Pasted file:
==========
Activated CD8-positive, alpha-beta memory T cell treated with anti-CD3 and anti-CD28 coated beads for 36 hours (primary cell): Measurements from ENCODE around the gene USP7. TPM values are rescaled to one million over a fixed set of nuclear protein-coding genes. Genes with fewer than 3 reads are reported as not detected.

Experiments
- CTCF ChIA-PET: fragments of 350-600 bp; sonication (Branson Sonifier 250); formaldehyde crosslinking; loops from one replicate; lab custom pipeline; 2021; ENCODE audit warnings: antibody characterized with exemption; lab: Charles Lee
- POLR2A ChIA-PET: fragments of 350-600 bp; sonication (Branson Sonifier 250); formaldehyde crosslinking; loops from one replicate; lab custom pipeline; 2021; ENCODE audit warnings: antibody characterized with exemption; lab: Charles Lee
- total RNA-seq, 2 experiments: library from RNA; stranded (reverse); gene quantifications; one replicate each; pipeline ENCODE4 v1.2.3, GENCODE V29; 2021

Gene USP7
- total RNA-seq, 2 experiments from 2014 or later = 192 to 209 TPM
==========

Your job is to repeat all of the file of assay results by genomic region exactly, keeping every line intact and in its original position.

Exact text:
Activated CD8-positive, alpha-beta memory T cell treated with anti-CD3 and anti-CD28 coated beads for 36 hours (primary cell): Measurements from ENCODE around the gene USP7. TPM values are rescaled to one million over a fixed set of nuclear protein-coding genes. Genes with fewer than 3 reads are reported as not detected.

Experiments
- CTCF ChIA-PET: fragments of 350-600 bp; sonication (Branson Sonifier 250); formaldehyde crosslinking; loops from one replicate; lab custom pipeline; 2021; ENCODE audit warnings: antibody characterized with exemption; lab: Charles Lee
- POLR2A ChIA-PET: fragments of 350-600 bp; sonication (Branson Sonifier 250); formaldehyde crosslinking; loops from one replicate; lab custom pipeline; 2021; ENCODE audit warnings: antibody characterized with exemption; lab: Charles Lee
- total RNA-seq, 2 experiments: library from RNA; stranded (reverse); gene quantifications; one replicate each; pipeline ENCODE4 v1.2.3, GENCODE V29; 2021

Gene USP7
- total RNA-seq, 2 experiments from 2014 or later = 192 to 209 TPM